Blue Note


The Finest In Jazz Since 1939
High Fidelity

Blue Note Revisited (2004)


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Horace Silver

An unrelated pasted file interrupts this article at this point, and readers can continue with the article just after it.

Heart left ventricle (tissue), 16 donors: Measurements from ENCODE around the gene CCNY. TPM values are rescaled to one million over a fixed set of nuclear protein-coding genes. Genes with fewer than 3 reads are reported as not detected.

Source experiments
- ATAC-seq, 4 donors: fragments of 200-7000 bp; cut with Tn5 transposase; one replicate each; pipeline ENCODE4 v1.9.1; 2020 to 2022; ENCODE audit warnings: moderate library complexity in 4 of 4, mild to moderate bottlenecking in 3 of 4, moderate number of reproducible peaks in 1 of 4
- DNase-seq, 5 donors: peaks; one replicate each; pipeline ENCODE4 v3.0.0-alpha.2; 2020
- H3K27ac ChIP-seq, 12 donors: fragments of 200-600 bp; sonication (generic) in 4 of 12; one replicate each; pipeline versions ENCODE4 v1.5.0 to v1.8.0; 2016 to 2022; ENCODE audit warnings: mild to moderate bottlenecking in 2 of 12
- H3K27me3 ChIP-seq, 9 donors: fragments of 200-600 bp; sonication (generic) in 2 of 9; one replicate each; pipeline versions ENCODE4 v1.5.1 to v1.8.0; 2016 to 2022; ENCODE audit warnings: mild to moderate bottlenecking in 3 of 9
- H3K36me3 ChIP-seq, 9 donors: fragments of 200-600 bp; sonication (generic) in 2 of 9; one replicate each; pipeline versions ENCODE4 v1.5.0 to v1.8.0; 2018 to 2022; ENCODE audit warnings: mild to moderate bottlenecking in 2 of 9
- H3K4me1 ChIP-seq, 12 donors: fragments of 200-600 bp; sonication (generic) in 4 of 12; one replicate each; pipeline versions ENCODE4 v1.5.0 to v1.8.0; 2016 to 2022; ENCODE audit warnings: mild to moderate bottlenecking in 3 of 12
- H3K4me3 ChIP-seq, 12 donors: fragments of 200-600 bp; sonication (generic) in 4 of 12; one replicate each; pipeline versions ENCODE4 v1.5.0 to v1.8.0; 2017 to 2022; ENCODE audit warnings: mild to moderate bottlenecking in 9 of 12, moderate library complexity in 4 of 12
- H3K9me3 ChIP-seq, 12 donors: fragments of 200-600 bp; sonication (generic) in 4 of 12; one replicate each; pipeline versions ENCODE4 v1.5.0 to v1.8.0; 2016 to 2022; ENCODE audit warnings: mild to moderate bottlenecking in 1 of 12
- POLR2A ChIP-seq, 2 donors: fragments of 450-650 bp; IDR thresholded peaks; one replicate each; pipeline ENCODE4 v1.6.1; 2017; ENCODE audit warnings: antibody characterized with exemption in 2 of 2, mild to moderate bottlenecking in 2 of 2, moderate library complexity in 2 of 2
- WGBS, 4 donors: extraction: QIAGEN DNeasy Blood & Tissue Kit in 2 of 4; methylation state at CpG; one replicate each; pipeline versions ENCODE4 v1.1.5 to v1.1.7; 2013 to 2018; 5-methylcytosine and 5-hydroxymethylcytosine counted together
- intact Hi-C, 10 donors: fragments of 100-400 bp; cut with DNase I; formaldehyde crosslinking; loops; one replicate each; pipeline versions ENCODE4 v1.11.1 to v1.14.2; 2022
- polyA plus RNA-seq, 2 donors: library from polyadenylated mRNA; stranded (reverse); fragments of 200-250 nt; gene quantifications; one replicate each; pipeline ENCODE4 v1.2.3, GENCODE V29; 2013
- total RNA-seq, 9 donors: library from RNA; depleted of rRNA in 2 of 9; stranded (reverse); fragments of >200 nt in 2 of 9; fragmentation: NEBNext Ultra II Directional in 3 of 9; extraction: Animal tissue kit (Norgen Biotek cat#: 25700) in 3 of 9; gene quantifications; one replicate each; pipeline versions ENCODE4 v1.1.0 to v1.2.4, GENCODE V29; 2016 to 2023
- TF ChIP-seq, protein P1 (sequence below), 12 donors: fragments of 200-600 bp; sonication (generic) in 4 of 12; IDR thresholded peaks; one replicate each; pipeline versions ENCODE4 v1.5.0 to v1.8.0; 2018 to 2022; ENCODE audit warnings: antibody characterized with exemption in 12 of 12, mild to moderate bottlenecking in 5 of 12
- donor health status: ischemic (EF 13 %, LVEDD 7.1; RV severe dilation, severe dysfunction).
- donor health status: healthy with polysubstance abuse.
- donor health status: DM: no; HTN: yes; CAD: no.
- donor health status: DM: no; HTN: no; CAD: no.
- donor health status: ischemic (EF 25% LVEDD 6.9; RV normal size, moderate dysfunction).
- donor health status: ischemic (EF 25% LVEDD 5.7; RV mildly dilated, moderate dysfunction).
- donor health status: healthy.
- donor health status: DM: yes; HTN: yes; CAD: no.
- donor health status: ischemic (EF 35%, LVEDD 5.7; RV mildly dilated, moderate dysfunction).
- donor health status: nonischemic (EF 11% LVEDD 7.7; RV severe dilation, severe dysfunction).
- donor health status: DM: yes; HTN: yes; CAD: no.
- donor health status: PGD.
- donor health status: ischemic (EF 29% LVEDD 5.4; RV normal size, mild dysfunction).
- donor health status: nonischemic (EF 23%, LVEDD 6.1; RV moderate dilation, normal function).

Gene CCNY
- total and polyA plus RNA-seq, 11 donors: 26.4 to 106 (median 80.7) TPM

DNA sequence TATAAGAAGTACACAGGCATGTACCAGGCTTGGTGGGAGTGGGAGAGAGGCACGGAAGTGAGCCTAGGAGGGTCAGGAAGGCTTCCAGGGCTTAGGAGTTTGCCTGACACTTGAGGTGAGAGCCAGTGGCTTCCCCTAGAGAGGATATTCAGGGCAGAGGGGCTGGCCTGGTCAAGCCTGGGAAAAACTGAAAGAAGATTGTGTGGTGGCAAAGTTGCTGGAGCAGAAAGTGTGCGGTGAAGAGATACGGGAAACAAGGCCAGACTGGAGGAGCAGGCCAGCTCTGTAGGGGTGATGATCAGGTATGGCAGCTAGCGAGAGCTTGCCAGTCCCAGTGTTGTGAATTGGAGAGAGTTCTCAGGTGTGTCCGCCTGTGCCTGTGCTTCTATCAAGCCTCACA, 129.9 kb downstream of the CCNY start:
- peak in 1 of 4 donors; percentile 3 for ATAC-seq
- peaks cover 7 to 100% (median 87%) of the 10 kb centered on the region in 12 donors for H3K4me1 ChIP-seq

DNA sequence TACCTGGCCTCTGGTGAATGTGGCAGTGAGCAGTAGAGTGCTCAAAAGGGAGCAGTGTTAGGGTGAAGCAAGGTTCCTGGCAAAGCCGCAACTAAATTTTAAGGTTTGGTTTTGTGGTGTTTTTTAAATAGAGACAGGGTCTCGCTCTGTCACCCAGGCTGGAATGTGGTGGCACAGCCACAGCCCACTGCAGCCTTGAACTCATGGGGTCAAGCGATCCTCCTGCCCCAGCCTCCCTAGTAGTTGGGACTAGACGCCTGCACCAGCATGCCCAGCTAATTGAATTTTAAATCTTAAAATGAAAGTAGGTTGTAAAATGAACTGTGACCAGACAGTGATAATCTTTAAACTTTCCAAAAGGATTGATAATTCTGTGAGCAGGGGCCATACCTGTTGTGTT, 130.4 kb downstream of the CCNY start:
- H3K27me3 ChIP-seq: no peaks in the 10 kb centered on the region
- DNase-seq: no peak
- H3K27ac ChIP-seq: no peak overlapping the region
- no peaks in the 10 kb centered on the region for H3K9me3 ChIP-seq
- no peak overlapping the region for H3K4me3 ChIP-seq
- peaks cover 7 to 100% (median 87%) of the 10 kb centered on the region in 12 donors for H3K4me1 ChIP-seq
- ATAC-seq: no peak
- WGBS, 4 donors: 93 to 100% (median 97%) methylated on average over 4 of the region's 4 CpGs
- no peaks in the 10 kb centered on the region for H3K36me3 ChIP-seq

When a label decides to allow DJs to remix and add to older jazz recordings, one has to wonder if it's for real or just a gimmick. Does a fan of Wayne Shorter really want to hear a reworking of "Oriental Folk Song" by La Funk Mob? Or Horace Silver's "Won't You Open Up Your Senses" by 4hero? Perhaps it would be fun to do a track-by-track analysis if one had the time, dissecting what has been added, what has been taken away. One suspects, however, that these facelifts will appeal more to the DJ culture itself than fans of the original works. At least some of these tracks do resemble '70s funk-fusion, and the cover of Blue Note Revisited seems to invite the comparison. Eddie Henderson's "Kudo," reworked by Kyoto Jazz Massive, sounds a little like a collaboration (or collision) between Stevie Wonder and Steely Dan, whileDonald Byrd's "Lansanna's Priestess," remixed by DJ Spinna, sounds like average theme music to a mid-'70s budget film. Having said all of this, there are still pleasant surprises, including Vanessa Freeman's vocal on "Won't You Open Up Your Senses," but the overall results are hit and miss and, in the case ofWayne Shorter's "Footprints" dubbed by DJ Mehdi, misconceived. Fans of the DJ culture with an interest in jazz may nonetheless want to check Blue Note Revisited out.